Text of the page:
Cherry, the common name for several related trees, and for the edible fruit of
some species. The genus containing cherry trees also includes plums, peaches,
almonds, and apricots. Because many of these plants have been cultivated for
thousands of years and widely hybridized, the classification is complex.
The ancestors of most of the modern cultivated varieties of cherry are probably
the sweet, or dessert, cherry and the sour, or pie, cherry. The sweet cherry
tree is frequently planted for its fruit and for its beauty when in flower,
and also for its value as a timber tree. It grows rapidly and has strong,
close-grained wood, suitable for use by cabinetmakers, turners, and
musical-instrument makers. Double varieties of both species are also grown.
Cherries are grown in many parts of the United States. Sweet cherries, more
difficult to grow, are cultivated mainly in California, and sour cherries are
common in the East. Some species with inferior fruit are cultivated especially
for their flowers. Most notable of these are the Oriental cherry and the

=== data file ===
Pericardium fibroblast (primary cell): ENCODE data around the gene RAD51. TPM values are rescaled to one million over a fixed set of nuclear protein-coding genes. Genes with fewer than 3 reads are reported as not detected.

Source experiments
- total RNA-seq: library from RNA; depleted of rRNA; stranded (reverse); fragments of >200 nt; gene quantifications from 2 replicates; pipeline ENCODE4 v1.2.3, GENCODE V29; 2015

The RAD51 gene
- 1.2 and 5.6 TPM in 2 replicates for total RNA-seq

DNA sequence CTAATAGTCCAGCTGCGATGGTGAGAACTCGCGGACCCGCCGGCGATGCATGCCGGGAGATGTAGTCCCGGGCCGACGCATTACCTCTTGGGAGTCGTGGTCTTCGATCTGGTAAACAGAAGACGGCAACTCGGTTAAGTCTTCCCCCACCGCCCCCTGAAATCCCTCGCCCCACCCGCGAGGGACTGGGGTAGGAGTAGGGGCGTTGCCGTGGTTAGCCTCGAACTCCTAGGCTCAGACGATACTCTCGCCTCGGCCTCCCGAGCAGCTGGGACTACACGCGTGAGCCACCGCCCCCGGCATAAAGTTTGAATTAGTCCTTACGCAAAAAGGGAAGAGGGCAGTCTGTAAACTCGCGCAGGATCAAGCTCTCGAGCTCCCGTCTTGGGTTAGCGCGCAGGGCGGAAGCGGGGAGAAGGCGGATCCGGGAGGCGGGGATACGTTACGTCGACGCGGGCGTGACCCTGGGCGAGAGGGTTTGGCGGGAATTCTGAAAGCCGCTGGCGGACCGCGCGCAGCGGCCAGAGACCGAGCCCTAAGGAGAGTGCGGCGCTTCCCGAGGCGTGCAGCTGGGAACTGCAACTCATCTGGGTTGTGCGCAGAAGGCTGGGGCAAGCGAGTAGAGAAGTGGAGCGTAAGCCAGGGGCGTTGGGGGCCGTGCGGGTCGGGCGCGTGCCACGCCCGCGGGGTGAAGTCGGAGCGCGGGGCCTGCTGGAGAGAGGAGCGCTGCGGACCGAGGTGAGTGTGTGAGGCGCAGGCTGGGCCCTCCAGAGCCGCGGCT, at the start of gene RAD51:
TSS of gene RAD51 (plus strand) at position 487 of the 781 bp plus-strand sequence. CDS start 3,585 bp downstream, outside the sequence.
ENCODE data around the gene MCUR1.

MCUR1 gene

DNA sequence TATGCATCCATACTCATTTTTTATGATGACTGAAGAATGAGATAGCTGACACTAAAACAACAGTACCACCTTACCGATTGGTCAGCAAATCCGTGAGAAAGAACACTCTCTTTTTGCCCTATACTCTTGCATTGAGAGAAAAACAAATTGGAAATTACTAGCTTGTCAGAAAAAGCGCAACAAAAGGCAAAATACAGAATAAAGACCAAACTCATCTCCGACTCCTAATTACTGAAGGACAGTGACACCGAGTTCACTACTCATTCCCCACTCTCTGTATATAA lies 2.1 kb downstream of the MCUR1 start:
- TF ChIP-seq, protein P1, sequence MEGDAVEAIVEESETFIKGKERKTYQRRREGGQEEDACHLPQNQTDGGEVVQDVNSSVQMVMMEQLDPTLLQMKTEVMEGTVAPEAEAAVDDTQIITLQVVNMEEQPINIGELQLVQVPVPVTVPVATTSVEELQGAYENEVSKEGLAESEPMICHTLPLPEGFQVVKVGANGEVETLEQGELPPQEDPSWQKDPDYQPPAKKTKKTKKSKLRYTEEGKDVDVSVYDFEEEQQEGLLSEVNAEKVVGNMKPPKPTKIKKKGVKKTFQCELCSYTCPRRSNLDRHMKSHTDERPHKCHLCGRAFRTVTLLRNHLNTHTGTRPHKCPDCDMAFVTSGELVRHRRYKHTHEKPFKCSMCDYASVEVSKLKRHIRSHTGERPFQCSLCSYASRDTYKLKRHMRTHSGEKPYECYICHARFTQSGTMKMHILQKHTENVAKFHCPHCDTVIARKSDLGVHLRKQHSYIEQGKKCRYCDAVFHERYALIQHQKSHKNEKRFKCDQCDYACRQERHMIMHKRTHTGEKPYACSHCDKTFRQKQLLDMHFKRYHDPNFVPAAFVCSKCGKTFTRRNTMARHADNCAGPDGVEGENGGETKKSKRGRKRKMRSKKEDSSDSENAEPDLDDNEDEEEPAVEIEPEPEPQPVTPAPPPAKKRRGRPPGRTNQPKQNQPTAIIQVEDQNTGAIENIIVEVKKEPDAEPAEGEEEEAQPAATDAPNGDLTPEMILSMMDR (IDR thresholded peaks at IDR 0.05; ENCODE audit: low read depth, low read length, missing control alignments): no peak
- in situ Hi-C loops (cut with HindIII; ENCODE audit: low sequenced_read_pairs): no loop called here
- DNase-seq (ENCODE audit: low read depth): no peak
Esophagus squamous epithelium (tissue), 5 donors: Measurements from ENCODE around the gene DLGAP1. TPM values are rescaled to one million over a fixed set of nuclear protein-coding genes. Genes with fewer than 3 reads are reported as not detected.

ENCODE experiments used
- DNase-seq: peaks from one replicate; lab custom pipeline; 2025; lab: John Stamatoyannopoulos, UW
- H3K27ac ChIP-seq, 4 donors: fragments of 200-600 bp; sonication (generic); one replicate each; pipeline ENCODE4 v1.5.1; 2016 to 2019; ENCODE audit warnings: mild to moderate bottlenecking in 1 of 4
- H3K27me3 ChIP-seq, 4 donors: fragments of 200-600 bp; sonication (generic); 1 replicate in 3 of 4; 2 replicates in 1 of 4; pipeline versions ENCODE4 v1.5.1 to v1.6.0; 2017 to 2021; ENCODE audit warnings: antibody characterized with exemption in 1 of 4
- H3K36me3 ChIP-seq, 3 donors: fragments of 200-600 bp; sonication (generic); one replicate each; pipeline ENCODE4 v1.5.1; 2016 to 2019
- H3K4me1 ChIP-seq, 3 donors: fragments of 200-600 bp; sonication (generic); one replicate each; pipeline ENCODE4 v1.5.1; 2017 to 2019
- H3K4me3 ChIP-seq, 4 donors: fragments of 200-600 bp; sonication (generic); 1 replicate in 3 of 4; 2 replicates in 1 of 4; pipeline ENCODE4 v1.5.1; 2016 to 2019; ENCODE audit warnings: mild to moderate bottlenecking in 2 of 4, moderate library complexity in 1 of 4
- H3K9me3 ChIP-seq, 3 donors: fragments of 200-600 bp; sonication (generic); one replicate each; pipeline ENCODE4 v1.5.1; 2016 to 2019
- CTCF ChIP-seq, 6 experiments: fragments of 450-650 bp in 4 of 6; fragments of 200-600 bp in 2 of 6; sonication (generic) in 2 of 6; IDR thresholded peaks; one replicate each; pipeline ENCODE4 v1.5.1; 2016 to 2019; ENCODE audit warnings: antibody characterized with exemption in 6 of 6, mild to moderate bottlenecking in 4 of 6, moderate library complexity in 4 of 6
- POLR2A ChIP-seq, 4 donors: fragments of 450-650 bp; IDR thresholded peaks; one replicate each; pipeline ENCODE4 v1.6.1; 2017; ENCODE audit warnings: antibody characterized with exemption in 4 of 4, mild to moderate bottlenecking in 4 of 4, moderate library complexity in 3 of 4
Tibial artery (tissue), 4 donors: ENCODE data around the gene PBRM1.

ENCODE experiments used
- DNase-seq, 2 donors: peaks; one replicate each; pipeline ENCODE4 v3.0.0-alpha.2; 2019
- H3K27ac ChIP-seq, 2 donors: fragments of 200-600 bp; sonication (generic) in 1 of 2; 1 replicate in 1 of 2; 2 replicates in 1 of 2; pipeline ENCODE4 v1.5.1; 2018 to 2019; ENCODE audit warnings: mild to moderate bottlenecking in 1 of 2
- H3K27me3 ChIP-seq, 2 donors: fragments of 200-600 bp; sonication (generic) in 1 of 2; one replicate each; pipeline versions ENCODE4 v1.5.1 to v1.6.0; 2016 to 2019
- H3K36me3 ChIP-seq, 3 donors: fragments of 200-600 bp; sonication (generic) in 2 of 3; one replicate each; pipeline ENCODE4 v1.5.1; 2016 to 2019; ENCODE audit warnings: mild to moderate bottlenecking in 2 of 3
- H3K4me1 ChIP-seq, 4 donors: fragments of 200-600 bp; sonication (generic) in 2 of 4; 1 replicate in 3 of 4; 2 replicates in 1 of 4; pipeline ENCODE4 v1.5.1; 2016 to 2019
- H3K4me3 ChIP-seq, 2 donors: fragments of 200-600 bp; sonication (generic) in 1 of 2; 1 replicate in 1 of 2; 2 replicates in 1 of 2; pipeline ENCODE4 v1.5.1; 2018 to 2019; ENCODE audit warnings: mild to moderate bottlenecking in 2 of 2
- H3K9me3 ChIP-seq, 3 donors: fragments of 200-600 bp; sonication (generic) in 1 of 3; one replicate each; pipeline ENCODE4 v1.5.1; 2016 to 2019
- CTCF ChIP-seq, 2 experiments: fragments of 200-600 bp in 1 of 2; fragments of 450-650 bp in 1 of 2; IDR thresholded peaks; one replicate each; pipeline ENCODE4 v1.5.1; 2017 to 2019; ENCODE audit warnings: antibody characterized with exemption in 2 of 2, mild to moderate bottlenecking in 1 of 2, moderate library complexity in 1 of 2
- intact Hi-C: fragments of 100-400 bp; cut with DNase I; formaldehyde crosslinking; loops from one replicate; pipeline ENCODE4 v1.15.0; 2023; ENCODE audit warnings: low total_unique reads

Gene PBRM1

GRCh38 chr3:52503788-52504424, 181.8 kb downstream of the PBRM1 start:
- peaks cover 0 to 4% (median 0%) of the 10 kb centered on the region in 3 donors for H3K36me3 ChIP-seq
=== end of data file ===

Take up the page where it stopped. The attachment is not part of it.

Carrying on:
Nanking cherry. Thousands of trees of these species, presented by Japan to the
United States in 1912, have been planted in Washington, D.C., around the
Potomac Basin, where the cherry blossoms attract considerable attention
each year in April.
How to Store:
Cherries do not ripen after harvest. They are very perishable, so refrigerate
them immediately after purchase. Cherries can be kept fresh in the refrigerator
for up to two days.
· Saturated fat-free
· A good source of fiber
Detailed nutritional informatin can be found by searching the
USDA Nutritional Database
. Enter "Cherry" (no quotes) as the keyword and select the link and report
Cherry trees belong to the family Rosaceae. The sweet, or dessert, cherry is
classified as Prunus avium.